Meanwhile, Geneva watchmaker FP Journe took as his inspiration the browned metal of a pair of 19th-century Damascus barrels from Holland & Holland’s archives. He felt that the patterned metal had excellent potential for watch dials, but creating them was no straightforward matter: the gun barrels were split along their length by Holland & Holland; then these strips were rolled flat and sliced into smaller strips that could be polished and reduced to the near paper-thin dimensions required by Journe’s dialmakers in Switzerland. Barrel no 1382, dating to 1868, yielded 38 dials, while barrel no 7183, dating to 1882, produced 28.
The watches (SFr44,000, about £33,755) were returned to Holland & Holland for the dials to be browned again, described by Journe as a “traditional gunmaking technique that helps protect the steel and highlights the wonderful patterns created during the original manufacture of Damascus barrels. The process is the same today as it would have been when the guns were made in the late 1800s.”
But these venerable barrels are mere children when compared to some of the guns in the Beretta museum. “People think that guns are in my DNA,” says Franco, the 15th generation of his family to run the eponymous firm, which began making gun barrels five centuries ago. “But watches are too, thanks to my great uncle Carlo. When I was a kid, he used to take me around the factory to look at the machines at work producing our shotguns. He was also really passionate about watches: he gave me some and used to show me his collection: “These two passions remain in my heart and some years ago, when we made a Beretta watch, I had the chance to meet Gérald Genta and visit him in Monte Carlo. I love his watch designs for the IWC Ingenieur, the Audemars Piguet Royal Oak and Patek Philippe Nautilus. And now I have met Jean-Claude Biver, another genius of the watch industry.”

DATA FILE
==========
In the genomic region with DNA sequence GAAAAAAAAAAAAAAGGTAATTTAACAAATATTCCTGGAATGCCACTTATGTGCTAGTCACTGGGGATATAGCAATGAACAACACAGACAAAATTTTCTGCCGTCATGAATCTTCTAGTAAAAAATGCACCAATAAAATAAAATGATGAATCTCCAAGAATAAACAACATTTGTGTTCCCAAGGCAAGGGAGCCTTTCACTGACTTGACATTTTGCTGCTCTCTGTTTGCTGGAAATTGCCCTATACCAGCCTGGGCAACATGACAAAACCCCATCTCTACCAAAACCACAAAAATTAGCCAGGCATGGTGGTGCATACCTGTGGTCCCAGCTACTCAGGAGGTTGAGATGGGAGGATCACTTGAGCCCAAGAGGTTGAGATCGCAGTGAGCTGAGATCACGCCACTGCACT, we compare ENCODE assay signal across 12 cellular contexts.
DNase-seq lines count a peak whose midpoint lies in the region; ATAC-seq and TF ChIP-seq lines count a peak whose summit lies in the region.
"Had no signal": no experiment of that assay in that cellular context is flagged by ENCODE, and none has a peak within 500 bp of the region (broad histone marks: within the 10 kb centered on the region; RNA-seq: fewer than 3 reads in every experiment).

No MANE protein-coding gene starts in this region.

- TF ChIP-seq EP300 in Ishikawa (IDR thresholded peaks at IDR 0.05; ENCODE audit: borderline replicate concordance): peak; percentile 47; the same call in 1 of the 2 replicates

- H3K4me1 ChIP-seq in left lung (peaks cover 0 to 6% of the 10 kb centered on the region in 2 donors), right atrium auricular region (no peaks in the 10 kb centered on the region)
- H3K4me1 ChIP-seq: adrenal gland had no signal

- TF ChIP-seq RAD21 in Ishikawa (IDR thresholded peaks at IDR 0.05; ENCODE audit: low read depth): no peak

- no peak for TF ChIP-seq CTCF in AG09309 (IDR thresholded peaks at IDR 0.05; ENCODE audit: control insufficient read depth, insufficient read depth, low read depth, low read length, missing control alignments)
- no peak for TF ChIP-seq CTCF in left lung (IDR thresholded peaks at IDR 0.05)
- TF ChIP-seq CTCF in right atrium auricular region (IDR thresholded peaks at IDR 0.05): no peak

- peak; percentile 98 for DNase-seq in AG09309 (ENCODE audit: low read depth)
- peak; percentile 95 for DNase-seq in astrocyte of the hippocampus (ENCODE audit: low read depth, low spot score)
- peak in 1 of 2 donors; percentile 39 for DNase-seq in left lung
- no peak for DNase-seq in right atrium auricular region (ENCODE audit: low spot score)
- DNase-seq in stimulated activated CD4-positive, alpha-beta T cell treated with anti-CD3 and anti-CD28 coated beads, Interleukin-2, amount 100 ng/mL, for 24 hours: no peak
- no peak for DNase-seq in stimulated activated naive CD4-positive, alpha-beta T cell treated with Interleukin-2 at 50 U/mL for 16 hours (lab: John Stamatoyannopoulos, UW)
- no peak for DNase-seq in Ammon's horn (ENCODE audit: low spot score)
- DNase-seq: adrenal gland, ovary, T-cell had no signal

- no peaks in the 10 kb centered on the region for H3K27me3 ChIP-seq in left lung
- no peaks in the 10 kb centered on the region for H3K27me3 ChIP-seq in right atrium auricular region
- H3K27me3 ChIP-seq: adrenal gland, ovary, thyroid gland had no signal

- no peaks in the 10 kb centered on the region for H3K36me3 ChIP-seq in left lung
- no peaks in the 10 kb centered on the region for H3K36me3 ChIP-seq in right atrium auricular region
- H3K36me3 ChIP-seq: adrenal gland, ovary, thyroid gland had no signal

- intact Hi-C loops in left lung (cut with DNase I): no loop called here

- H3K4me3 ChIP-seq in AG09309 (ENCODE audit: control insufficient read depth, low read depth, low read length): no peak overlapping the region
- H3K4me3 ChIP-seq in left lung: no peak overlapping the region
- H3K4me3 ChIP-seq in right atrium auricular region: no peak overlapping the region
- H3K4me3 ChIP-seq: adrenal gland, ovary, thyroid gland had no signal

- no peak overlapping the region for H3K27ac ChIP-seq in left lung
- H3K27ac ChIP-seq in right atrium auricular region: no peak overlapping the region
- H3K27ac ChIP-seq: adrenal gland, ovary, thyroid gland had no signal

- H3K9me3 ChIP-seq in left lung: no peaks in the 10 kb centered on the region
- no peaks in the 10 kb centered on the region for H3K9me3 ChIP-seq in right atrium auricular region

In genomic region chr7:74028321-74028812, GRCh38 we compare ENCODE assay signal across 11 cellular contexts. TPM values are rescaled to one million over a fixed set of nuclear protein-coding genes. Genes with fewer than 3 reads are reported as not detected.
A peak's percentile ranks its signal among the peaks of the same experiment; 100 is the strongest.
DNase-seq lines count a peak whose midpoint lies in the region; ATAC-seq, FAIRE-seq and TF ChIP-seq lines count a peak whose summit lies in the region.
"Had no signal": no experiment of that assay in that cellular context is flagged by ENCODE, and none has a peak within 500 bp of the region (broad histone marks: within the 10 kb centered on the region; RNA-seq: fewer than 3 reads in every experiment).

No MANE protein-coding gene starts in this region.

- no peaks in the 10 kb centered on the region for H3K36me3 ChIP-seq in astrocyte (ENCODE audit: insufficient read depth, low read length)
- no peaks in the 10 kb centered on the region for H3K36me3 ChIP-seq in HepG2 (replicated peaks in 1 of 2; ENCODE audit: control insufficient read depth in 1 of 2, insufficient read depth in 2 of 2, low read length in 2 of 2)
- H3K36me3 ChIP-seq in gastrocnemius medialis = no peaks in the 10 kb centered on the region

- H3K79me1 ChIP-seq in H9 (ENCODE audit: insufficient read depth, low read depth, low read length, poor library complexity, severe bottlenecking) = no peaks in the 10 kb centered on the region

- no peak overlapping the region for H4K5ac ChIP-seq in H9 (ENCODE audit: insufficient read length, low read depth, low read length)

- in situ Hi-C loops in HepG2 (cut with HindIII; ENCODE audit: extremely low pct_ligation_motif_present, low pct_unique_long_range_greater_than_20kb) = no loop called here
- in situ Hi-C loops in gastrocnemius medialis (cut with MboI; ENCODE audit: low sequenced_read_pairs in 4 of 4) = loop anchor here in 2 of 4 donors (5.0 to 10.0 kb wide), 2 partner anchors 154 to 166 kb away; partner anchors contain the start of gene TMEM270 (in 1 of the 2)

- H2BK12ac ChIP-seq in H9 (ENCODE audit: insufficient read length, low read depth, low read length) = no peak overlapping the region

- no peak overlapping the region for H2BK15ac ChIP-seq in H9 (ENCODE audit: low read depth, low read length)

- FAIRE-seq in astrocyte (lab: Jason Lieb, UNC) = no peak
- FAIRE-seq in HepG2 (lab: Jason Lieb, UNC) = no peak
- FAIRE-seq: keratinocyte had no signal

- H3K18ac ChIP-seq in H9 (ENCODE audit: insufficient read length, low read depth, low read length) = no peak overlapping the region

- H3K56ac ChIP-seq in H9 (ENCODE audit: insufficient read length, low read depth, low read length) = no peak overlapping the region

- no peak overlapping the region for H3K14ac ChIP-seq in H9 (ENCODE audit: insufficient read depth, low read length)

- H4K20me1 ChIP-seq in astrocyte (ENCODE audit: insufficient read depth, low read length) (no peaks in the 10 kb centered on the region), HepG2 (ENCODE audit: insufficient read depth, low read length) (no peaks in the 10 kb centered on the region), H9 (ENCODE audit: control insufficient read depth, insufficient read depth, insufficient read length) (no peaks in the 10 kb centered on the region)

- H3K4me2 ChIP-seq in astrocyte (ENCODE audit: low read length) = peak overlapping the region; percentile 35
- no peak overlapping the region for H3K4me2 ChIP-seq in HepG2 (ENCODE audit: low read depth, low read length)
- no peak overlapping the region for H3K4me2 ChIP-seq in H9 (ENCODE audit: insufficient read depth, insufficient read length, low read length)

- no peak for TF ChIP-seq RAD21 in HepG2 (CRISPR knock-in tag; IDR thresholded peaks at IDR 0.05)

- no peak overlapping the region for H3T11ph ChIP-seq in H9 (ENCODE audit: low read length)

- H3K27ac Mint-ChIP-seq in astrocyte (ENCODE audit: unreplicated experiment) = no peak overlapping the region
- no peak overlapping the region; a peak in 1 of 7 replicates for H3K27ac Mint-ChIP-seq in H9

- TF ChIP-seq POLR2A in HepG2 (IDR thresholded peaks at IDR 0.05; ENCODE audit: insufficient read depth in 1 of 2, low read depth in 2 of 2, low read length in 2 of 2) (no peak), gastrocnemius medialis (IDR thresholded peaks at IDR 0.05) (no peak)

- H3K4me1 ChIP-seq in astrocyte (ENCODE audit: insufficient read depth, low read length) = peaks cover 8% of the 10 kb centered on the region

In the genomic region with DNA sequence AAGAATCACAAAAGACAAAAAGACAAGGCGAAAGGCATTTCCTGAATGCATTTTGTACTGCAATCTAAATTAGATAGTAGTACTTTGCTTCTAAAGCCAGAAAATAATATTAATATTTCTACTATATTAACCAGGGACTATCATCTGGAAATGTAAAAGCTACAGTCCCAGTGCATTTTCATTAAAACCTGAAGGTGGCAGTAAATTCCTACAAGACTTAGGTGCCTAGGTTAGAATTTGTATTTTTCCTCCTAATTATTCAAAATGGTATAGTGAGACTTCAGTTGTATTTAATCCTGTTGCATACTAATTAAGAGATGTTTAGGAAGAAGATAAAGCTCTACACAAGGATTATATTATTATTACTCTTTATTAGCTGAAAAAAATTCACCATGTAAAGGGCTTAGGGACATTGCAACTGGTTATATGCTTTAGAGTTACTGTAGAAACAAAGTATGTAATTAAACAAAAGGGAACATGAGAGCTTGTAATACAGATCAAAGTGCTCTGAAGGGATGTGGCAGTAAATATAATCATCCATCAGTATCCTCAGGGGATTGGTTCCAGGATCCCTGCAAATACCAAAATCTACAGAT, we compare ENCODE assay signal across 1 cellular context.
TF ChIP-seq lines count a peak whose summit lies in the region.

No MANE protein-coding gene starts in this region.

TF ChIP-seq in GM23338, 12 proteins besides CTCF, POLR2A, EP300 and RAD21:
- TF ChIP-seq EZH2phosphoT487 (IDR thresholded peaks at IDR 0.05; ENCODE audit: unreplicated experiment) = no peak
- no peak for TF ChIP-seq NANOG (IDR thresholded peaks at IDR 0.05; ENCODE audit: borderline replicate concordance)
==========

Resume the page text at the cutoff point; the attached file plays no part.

Beretta first met Biver, who runs LVMH’s watch brands, at an awards ceremony in Romania and was in touch with him again when he wanted to buy one of Zenith’s Rolling Stones watches. The more the two men spoke the more links they identified between their two crafts. “The most important thing the gun industry and the watch industry have in common is metallurgy, which has always played a very important role in the development of watchmaking,” explains Biver, and indeed Beretta has expressed a keen interest in exploring the potential applications of the “magic” gold alloy developed at Hublot. “The second one is that hunting is not just a sport, it is a way of life, and guns, like watches, are part of a certain culture. I believe that people buying valuable guns would enjoy collecting our watches. And the beauty of the engraving on the guns is very inspiring for us. Watchmaking has its own style of engraving, and now we want to take inspiration from the guns.”
For the moment, gunsmith-style engraved Zenith watches (from £13,000) are only available to order from Bamford Watch Department, which was made the brand’s official customiser at the end of June (a similar arrangement between Bamford and TAG Heuer was announced last month). “I visited the Beretta factory and my mind was blown by the engraving for the Marc Newson-designed shotgun, featuring dragons,” says George Bamford. “It reminds me of a Yakuza tattoo. I shoot with it. It’s reliable, beautiful and shows that traditional gun-engraving skills can produce things that are anything but traditional.”
Custom orders aside, Biver hopes to have the first production examples of gunsmith-inspired watches ready for the Basel watch fair next March. “If everything goes quickly, we may even have something ready by the Geneva fair.” Which would be very handy as the fair begins on January 15, still leaving a fortnight before the end of the shooting season.